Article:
Purchasing Power: The Economics of Caring about Employees

With 2022 coming to a close, we continue to watch the economic winds affecting our customers with concern for 2023. While inflation seems to be heading in the right direction (i.e., November’s 7.1% rate is significantly better than the frightening 9.1% experienced earlier in 2022), the overall impact on our economy cannot be understated. Consider the following changes in just one year:

  • A gallon of milk is up 31%
  • A loaf of bread is up 22%
  • A dozen eggs are up 122%
  • Rents are up 7.1% nationally, with some urban areas much higher

These kitchen table examples illustrate the almost-universal price increases impacting the budget for most American families, especially the working class. While the underlying causes can be debated, the consensus has emerged that inflation is not the transitory, post-pandemic bubble we were told would soon give way to the strong economy of the pre-pandemic years. Rather, it now appears that inflation is more fundamental, and the Federal Reserve Board is at last fully engaged in addressing the situation with some tough medicine in the form of increased interest rates. To that end, December’s 0.5% increase marked the seventh interest hike in the past twelve months, and though future increases may be less than the increases already experienced this year, the Fed is likely to have more hikes in the coming months.

So, what does this mean for health insurance? While the cost of health insurance increased in 2022, surprisingly, the rate of increase did not surge like other family necessities listed above. In fact, a recent study by the Kaiser Family Foundation (KFF) reported that health insurance premiums increased by six percent based on a large, broad-based survey of employers that provide health insurance. While this increase is still high, it is similar to the increases in previous, non-pandemic years. So, looking at the year through this myopic lens, 2022 was a “typical” year for health care spend. But, of course, nothing is really “typical” anymore.

A big difference in 2022 is the economic struggles coincide with an extremely tight labor market. As a result, employers are reluctant to pass any of the increase on to employees through increases in employee contributions toward premiums and out-of-pocket increases. Instead, employers shouldered the total increase opting to avoid the risk of losing the ability to recruit and retain workers. In fact, the same KFF study revealed only 25% of employers were shifting any of the increase to employees (down from a “typical” number of nearly 75%). Common sense suggests this approach is only a temporary fix, and employers will need to find a long-term fix in 2023 and beyond.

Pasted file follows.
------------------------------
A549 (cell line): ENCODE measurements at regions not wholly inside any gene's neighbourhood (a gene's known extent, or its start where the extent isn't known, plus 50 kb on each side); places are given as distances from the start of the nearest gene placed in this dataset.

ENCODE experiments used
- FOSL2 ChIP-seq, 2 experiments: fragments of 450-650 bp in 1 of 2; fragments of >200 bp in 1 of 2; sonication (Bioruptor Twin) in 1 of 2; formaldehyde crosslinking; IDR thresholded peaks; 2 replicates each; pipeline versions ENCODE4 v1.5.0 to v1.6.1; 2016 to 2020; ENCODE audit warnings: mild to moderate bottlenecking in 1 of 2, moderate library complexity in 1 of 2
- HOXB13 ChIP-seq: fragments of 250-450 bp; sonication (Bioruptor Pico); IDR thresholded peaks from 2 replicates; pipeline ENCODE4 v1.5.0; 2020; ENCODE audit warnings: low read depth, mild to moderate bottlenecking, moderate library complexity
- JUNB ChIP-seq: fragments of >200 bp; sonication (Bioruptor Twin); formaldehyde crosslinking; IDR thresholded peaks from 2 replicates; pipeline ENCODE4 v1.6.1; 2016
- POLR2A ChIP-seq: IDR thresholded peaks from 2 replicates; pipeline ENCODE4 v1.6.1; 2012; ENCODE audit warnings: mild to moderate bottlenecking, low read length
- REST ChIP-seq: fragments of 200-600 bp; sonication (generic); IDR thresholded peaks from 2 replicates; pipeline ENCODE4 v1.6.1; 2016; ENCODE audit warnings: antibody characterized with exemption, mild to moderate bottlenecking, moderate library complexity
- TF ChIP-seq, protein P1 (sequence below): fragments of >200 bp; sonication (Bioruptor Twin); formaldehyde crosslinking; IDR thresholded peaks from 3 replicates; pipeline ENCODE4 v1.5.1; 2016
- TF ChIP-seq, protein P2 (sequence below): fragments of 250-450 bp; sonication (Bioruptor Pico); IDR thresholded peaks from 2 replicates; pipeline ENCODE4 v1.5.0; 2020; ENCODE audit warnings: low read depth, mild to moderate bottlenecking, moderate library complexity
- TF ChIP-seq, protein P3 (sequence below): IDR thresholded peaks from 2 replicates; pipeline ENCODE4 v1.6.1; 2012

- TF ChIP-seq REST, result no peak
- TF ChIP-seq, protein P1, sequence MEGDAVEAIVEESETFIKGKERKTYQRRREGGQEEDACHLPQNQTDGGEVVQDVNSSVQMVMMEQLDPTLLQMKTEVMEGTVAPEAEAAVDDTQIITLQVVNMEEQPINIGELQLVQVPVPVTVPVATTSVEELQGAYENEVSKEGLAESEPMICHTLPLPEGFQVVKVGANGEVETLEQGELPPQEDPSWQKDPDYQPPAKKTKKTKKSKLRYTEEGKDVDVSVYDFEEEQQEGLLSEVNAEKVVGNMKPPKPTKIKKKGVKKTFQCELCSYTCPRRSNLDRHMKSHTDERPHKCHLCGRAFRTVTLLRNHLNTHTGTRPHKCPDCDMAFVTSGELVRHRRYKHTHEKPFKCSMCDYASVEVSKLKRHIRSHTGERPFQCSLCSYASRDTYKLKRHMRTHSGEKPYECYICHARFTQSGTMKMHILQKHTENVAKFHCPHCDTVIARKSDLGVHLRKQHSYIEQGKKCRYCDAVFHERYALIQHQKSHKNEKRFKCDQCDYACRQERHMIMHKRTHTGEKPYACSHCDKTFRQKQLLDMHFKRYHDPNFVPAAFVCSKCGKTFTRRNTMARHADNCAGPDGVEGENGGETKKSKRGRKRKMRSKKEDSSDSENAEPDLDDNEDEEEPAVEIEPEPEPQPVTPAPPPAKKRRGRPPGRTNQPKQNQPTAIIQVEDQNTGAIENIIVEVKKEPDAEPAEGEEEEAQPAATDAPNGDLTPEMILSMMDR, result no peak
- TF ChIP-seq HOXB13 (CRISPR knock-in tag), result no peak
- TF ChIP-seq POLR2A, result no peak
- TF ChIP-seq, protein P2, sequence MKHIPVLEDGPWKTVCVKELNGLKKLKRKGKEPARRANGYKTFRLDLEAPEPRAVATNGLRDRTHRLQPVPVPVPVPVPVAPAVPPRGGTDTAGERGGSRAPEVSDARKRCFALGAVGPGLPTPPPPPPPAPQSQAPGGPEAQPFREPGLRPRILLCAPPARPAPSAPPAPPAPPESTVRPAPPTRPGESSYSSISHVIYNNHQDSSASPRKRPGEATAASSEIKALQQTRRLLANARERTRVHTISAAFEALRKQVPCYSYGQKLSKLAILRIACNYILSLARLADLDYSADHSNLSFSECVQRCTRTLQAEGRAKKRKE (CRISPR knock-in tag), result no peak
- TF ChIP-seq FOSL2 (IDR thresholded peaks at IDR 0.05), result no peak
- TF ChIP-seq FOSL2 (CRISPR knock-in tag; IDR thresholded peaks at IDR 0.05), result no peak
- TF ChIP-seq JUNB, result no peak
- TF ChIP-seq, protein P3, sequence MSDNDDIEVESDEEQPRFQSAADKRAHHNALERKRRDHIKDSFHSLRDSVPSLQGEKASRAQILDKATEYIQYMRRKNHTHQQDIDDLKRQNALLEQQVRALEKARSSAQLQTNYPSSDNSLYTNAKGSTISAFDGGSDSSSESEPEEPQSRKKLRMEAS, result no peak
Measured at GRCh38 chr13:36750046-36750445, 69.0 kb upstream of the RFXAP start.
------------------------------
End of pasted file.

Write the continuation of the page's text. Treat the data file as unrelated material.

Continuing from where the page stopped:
We are already seeing signs of the pressure mounting for employers, and there are fewer options for absorbing the increases like they did in 2022. Many employers are getting substantially higher sticker shock when given their 2023 renewals. In fact, we are talking with employers facing renewals of upwards of 15-20% and some even higher based on the specific industry and circumstances. These increases typically come with the standard explanation that providers are demanding higher reimbursement. Of course, this ignores the fact that large insurance carriers are reporting record earnings (e.g., United reported a $5.3 billion profit in Q3, up 28% from last year). With many employers having absorbed the increases in 2022, the pressure is mounting, and they need effective alternatives.

There is, however, reason for optimism, and we will never doubt the ability of American problem-solving. Whether or not the result of the Fed’s tough medicine or other factors, inflation seems to be easing. Also, the labor market looks to be softening, so employers considering creative solutions to health insurance will be back at it in 2023. Finally, a divided government likely foreshadows that despite all the election rhetoric, very little will get done that can knock America back off the rails to recovery.

The bottom line is tough times are ahead for families trying to make ends meet and for employers attempting to weigh those struggles in their health insurance options. ClaimDOC stands ready to work with employers who are ready to think differently about their health plan. It’s times like these when truly effective benefits consultants will act more as business consultants and work to open employers’ eyes to network replacement by overcoming the same stale objections fed to them by incumbent brokers. Objections and narratives created by large insurance carriers and blindly followed by ineffective brokers are increasingly being defeated by brokers acting as true consultants.

There has never been a better time to look at alternatives, and we continue to offer the most comprehensive hybrid model that supports members, protects financial savings, and builds direct relationships with the very best health systems. Our mission-based approach will ensure your employees and their families have access to the best care at affordable prices. We will continue to innovate and look forward to partnering with those who share this mission to make 2023 a great year despite economic pressures!